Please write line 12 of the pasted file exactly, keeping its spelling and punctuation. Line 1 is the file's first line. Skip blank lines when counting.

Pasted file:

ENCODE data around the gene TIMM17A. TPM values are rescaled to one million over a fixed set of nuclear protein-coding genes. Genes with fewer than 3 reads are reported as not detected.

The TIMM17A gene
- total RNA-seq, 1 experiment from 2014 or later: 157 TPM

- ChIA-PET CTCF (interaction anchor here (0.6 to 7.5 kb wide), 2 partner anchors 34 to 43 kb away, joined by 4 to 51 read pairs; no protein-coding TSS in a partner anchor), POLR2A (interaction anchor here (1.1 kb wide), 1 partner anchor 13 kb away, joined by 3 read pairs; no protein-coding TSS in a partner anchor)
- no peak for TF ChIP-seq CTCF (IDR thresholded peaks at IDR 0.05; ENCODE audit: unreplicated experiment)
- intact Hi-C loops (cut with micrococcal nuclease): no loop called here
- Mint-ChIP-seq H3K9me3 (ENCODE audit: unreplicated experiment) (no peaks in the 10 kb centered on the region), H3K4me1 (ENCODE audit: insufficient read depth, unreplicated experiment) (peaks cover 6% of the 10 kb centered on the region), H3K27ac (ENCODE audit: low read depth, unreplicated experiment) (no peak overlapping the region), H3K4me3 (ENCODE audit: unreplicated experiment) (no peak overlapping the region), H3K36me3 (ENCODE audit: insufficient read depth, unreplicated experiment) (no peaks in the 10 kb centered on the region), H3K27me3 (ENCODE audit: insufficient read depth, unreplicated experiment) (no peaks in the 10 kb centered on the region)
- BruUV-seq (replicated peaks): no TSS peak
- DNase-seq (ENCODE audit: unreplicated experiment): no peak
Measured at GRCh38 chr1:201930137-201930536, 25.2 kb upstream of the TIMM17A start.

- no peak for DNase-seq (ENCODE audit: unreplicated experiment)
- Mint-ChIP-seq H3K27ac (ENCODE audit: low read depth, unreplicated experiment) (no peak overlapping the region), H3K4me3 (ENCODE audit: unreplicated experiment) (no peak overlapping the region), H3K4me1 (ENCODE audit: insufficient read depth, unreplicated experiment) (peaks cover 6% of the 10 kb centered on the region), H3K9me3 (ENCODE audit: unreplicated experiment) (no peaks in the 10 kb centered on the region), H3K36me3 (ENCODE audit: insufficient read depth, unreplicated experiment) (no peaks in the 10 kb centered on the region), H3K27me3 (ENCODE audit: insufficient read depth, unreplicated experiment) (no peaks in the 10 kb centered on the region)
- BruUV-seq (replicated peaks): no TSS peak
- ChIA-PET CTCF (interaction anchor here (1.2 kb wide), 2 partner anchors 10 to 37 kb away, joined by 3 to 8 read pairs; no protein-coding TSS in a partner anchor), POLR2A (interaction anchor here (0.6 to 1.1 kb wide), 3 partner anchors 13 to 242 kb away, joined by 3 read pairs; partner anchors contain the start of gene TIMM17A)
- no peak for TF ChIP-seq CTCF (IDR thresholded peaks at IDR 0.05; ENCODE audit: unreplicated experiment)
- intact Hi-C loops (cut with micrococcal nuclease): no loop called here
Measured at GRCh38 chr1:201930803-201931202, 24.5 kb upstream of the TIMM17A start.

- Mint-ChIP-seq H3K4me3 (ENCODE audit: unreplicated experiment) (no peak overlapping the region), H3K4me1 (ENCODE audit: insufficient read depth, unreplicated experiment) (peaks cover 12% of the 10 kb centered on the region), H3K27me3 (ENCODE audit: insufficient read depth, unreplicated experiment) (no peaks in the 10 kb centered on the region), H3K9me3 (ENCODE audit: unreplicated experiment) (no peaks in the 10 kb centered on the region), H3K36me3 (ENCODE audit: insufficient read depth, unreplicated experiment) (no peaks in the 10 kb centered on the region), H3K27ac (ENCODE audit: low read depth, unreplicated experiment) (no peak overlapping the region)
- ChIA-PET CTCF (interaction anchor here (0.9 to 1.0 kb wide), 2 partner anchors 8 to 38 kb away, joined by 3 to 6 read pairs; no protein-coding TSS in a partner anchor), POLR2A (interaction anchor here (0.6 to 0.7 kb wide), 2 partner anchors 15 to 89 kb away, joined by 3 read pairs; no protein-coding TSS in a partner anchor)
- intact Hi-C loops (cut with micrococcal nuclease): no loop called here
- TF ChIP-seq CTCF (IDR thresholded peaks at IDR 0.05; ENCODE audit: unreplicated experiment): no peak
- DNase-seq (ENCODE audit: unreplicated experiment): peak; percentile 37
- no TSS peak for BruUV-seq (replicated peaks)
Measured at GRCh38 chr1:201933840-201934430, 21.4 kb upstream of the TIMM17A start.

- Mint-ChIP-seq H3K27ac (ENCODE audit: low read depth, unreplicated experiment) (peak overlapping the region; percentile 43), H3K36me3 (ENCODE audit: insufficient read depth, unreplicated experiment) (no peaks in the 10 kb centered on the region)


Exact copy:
- Mint-ChIP-seq H3K27ac (ENCODE audit: low read depth, unreplicated experiment) (no peak overlapping the region), H3K4me3 (ENCODE audit: unreplicated experiment) (no peak overlapping the region), H3K4me1 (ENCODE audit: insufficient read depth, unreplicated experiment) (peaks cover 6% of the 10 kb centered on the region), H3K9me3 (ENCODE audit: unreplicated experiment) (no peaks in the 10 kb centered on the region), H3K36me3 (ENCODE audit: insufficient read depth, unreplicated experiment) (no peaks in the 10 kb centered on the region), H3K27me3 (ENCODE audit: insufficient read depth, unreplicated experiment) (no peaks in the 10 kb centered on the region)